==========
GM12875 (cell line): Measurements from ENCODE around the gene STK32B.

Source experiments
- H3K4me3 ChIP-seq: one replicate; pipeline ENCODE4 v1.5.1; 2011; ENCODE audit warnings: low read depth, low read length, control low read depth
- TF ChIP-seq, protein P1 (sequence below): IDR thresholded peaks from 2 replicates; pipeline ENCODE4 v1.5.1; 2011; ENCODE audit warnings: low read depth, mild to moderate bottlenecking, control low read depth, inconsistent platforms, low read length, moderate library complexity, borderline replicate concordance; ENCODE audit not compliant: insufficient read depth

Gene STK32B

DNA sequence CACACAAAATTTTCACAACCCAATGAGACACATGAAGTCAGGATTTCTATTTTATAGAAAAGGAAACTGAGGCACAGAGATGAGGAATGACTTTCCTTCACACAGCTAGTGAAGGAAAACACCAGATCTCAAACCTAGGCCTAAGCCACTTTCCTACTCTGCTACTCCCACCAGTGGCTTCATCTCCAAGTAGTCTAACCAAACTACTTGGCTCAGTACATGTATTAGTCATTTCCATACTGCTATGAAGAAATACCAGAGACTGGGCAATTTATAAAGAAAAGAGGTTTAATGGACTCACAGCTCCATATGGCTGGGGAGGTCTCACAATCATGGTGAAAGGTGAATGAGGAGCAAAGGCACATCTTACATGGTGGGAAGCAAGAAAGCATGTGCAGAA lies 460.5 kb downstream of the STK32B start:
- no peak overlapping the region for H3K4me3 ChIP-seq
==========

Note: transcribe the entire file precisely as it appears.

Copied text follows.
GM12875 (cell line): Measurements from ENCODE around the gene STK32B.

Source experiments
- H3K4me3 ChIP-seq: one replicate; pipeline ENCODE4 v1.5.1; 2011; ENCODE audit warnings: low read depth, low read length, control low read depth
- TF ChIP-seq, protein P1 (sequence below): IDR thresholded peaks from 2 replicates; pipeline ENCODE4 v1.5.1; 2011; ENCODE audit warnings: low read depth, mild to moderate bottlenecking, control low read depth, inconsistent platforms, low read length, moderate library complexity, borderline replicate concordance; ENCODE audit not compliant: insufficient read depth

Gene STK32B

DNA sequence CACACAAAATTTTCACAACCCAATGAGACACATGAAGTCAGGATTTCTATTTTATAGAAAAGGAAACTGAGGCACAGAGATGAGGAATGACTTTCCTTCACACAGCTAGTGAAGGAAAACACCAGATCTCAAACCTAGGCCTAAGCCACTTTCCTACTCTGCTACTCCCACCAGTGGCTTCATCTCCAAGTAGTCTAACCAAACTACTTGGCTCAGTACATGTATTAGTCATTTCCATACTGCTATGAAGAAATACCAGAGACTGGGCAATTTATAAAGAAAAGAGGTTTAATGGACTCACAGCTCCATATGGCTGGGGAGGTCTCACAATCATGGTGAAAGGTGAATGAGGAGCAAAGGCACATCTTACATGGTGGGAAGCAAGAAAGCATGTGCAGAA lies 460.5 kb downstream of the STK32B start:
- no peak overlapping the region for H3K4me3 ChIP-seq